After Buckingham Palace, Windsor Castle is the principle Royal Residence in England and is the oldest and largest occupied castle in the world. There has been a royal presence on the site since Anglo-Saxon times (9th c.). William the Conqueror developed the present site, constructing a mound and stockade around 1070 and it has been home to 39 monarchs since.
Windsor has been much altered over the years; Henry II replaced the 11th c. development with a stone tower and outer defences, extended by Henry III In the 13th c. Edward III made the royal chapel the seat of the Order of the Garter in 1348 and converted the upper ward to residential apartments for the monarchs, rebuilt by Charles II and again George IV. By the 17th c. Charles II had rebuilt much of Windsor, adding a set of extravagant Baroque interiors with ornate Rococo, Gothic and Baroque furnishings. During the late 18th c. George III and George IV renovated the Royal Palace and Queen Victoria made a few minor changes in the 19th c. to provide suitable environment for grand Victorian entertainment.
Despite being an obvious target, Windsor has survived three Wars. Its status as a military headquarters and a prison for Charles I (son of the last King of Scotland) meant it was well defended during the English Civil War and use as a refuge by the royal family during the blitz bombing campaigns of the Great War and Second World War.
Today, you can visit much of Windsor Castle’s two district areas, the upper and lower wards.
The Upper Ward
The upper ward includes the state apartments, the Waterloo Chamber, St. George’s Hall, and the grand reception. Tthe royal library contains a priceless collection of works by Leonardo da Vinci, Michelangelo, Raphael, Hans Holbein the Younger and other Old Masters.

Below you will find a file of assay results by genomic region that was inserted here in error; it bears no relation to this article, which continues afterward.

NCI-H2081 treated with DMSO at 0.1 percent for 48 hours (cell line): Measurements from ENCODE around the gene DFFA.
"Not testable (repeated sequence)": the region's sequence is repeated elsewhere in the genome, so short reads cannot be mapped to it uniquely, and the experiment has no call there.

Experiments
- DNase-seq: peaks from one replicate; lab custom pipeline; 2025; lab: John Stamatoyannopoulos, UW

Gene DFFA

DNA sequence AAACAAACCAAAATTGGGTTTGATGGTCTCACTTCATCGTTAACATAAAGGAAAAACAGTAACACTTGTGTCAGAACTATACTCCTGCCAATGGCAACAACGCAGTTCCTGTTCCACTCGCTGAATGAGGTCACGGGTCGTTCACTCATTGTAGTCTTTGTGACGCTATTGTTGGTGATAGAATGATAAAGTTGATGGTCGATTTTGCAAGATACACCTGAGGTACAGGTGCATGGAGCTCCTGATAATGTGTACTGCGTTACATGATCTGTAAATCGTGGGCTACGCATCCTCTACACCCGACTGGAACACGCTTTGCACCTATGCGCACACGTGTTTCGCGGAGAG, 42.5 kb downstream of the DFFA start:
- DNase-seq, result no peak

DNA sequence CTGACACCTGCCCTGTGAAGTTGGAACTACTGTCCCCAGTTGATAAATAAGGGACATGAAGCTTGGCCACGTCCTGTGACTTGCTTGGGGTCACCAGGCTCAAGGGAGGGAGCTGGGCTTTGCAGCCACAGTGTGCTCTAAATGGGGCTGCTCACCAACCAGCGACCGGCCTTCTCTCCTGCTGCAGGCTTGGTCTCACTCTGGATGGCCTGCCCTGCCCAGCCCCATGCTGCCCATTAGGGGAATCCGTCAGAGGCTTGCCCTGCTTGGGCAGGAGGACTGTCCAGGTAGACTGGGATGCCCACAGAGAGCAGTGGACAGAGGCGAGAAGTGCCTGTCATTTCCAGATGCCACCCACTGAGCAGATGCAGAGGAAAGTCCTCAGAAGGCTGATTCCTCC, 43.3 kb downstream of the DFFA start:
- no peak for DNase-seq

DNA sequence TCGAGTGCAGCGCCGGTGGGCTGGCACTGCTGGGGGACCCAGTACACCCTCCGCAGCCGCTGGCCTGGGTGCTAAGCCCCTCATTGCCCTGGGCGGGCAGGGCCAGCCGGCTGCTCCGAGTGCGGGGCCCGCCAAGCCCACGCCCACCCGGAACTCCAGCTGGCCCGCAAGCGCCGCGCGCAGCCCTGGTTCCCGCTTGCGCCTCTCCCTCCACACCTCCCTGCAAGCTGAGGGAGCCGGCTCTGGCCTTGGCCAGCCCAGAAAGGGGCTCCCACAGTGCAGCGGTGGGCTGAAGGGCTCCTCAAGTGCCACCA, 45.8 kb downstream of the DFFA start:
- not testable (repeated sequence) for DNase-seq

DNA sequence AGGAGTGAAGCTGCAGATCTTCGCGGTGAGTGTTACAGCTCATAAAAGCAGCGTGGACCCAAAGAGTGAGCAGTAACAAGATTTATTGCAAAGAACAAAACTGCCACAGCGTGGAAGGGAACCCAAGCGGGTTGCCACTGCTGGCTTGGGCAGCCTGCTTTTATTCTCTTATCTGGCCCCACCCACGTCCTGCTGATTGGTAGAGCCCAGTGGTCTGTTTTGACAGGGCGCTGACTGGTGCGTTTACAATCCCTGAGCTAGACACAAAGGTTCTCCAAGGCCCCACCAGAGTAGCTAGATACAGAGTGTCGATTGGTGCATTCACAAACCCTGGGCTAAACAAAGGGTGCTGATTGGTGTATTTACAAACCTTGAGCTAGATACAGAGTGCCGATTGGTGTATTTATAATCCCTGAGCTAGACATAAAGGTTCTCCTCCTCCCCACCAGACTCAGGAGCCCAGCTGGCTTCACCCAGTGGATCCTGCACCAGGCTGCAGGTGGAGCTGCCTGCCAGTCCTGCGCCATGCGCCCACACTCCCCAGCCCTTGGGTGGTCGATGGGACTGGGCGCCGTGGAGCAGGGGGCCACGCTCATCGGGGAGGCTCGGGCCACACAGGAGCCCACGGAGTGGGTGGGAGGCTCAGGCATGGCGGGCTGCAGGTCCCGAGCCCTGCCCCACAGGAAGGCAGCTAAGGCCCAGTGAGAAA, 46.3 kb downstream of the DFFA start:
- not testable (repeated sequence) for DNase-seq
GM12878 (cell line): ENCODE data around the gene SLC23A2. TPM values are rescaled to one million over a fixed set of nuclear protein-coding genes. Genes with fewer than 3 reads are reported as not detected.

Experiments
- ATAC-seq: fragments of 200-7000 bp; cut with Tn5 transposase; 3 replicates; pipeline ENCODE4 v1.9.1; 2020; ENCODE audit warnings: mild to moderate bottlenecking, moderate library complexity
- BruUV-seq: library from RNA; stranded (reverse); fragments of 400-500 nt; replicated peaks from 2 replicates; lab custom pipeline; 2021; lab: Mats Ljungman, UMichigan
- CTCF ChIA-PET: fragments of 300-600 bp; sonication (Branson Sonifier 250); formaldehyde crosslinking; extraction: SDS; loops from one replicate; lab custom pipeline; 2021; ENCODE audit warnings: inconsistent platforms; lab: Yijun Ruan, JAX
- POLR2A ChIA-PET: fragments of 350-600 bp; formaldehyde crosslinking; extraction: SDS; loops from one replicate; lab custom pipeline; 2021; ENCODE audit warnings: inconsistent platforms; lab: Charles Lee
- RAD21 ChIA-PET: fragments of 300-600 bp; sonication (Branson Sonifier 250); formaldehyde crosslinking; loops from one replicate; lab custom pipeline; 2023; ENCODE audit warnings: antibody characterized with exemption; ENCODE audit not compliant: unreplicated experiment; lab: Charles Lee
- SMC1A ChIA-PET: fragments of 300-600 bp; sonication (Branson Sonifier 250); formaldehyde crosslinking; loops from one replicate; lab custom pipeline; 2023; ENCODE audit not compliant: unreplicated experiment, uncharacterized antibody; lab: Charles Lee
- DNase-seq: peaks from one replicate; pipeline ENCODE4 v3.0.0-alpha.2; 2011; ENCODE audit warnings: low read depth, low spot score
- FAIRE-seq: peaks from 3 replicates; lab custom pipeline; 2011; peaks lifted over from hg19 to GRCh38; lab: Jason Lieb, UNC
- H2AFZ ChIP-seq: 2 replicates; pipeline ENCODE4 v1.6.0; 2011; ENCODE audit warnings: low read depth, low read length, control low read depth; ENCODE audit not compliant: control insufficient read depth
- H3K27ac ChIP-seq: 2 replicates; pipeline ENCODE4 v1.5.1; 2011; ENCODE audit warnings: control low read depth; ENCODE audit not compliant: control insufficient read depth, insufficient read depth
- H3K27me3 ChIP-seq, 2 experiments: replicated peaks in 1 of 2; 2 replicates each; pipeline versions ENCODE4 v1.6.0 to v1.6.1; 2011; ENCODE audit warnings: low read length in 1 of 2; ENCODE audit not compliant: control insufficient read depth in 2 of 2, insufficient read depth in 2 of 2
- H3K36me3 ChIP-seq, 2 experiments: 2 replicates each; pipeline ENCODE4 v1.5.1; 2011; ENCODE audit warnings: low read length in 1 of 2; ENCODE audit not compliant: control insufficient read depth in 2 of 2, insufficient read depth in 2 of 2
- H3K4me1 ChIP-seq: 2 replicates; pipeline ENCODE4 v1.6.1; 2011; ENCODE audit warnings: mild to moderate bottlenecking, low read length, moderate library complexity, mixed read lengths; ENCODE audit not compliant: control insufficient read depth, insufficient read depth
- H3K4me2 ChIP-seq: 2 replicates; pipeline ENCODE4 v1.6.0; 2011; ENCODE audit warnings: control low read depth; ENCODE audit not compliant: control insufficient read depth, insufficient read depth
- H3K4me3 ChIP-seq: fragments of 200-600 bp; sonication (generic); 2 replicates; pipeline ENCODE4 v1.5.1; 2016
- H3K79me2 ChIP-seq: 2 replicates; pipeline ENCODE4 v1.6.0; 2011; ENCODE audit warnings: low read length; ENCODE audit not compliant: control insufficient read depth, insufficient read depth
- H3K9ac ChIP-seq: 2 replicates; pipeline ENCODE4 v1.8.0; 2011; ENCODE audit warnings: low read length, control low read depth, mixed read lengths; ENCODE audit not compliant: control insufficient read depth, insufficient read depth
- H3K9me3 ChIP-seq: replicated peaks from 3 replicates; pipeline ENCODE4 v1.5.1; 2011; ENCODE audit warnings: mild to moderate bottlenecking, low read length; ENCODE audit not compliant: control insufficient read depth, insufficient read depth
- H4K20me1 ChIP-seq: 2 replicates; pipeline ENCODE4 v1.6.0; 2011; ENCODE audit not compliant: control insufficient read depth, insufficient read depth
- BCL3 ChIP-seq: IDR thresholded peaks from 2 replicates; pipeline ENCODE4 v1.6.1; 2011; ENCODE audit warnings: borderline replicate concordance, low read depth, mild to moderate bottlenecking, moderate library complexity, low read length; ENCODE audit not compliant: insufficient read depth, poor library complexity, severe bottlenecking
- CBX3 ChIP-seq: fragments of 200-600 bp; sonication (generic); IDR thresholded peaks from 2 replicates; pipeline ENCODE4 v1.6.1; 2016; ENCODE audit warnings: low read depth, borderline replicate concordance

The Lower Ward
The lower ward includes Albert Memorial Chapel and St. George’s Chapel, one of the best example of Gothic-style architecture in the world. One of two royal mausoleums, it contains the bodies of Henry VI, Edward IV, Henry VIII, Jane Seymour, Charles I, Edward VII, and George V. The Albert Memorial Chapel, built by Henry VII was restored by Queen Victoria and named in memory of her consort. George III, George IV, and William IV are buried here.
Her Majesty Queen Elizabeth II spends most of her private weekends at Windsor. It attracts over 1.6 million visitors annually.
The long Walk
From Windsor Castle gate to the foot of the The Copper Horse (statue of King George III), The Long Walk is a This tree-lined avenue that measures 2.64 miles. It is one of the most iconic features of Windsor Great Park.
Legend has it that Snow Hill was where King Henry VIII waited for news of the execution of his second wife, Queen Anne Boleyn. The path we see today only came into existance during the reign of King Charles II who had taken inspiration from the grand gardens at Versailles near Paris.
Queen Anne had a road constructed down the avenue in 1710 so that coaches could travel through the park on a smooth surface. A little way down from the Castle, the Long Walk is crossed by the Albert Road where we will take in the view back towards Windsor Castle.
The original Tudor Hampton Court Palace was commissioned by Cardinal Wolsey in the early 16th century, but soon attracted the attention of Henry VIII who brought all his six wives to live at the palace.
When William and Mary took the throne in 1689, they commissioned Sir Christopher Wren to build an elegant new palace. Later, Georgian kings and princes occupied the baroque interiors and lavish grounds. When the royals left in 1737 to take up residence in the Buckingham House (now Palace) aristocrats moved in.
Surrounded by opulent gardens, a maze and a Great Vine, the palace has been the setting for many nationally important events.
Queen Victoria opened the palace to the public in 1838, one of London’s original tourist attractions and It is still popular today as millions of visitors, drawn by the grandeur and art collection visit annually.